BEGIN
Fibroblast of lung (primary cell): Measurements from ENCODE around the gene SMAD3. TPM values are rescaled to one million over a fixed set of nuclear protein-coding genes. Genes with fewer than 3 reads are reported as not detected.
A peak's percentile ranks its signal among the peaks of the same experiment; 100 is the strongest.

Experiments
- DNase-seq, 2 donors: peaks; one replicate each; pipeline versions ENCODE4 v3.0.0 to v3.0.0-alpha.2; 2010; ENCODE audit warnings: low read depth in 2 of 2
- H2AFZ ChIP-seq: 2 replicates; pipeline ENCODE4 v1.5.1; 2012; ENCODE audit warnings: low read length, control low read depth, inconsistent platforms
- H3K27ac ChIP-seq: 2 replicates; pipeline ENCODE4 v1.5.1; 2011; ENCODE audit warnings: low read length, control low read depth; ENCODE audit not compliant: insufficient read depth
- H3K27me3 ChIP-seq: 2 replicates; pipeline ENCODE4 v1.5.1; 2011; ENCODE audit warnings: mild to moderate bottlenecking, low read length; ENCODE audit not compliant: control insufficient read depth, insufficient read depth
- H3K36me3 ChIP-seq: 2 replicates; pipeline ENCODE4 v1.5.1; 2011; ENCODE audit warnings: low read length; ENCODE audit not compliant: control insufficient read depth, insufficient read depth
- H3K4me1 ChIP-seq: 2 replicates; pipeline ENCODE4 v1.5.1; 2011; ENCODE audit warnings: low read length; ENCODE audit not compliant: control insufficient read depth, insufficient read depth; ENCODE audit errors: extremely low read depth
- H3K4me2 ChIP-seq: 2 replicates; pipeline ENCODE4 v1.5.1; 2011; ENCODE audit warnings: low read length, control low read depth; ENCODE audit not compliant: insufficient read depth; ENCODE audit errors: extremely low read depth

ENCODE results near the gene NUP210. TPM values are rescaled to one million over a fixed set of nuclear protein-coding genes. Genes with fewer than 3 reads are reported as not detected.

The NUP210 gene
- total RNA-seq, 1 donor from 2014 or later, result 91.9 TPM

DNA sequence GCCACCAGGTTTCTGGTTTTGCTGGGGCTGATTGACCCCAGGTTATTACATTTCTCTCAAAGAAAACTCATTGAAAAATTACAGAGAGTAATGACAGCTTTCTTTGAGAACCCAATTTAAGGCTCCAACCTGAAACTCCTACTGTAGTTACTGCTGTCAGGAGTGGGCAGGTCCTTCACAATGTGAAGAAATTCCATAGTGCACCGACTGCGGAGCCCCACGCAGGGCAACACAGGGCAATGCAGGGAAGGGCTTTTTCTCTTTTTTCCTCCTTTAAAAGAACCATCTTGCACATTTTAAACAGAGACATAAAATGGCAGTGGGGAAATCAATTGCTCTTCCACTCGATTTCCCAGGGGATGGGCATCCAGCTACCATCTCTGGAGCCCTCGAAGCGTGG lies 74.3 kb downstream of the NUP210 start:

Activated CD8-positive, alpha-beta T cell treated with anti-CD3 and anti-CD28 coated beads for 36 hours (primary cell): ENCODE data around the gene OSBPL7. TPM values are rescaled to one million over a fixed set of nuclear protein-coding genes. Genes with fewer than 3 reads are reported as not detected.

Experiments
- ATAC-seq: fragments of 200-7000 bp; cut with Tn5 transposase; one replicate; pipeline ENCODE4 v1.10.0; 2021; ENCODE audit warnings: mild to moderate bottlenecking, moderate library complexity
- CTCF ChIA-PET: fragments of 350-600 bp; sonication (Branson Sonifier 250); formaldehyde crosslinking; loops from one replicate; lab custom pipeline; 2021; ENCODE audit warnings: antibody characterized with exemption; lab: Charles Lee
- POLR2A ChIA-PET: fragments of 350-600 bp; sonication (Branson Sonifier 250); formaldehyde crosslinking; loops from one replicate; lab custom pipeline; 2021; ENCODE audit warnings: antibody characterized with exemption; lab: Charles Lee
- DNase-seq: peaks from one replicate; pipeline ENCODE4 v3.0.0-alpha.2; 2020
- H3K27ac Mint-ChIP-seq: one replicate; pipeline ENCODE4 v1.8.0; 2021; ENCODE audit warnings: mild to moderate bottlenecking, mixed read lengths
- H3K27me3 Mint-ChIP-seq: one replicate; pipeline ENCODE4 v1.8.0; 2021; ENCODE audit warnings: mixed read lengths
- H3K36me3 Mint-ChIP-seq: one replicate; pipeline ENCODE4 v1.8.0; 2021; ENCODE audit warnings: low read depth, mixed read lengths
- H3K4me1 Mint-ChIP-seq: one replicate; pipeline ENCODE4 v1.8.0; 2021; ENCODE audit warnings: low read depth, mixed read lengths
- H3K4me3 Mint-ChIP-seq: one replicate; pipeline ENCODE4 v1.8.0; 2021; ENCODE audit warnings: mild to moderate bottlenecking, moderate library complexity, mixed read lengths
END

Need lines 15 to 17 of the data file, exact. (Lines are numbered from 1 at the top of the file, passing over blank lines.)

Activated CD8-positive, alpha-beta T cell treated with anti-CD3 and anti-CD28 coated beads for 36 hours (primary cell): ENCODE data around the gene OSBPL7. TPM values are rescaled to one million over a fixed set of nuclear protein-coding genes. Genes with fewer than 3 reads are reported as not detected.

Experiments
- ATAC-seq: fragments of 200-7000 bp; cut with Tn5 transposase; one replicate; pipeline ENCODE4 v1.10.0; 2021; ENCODE audit warnings: mild to moderate bottlenecking, moderate library complexity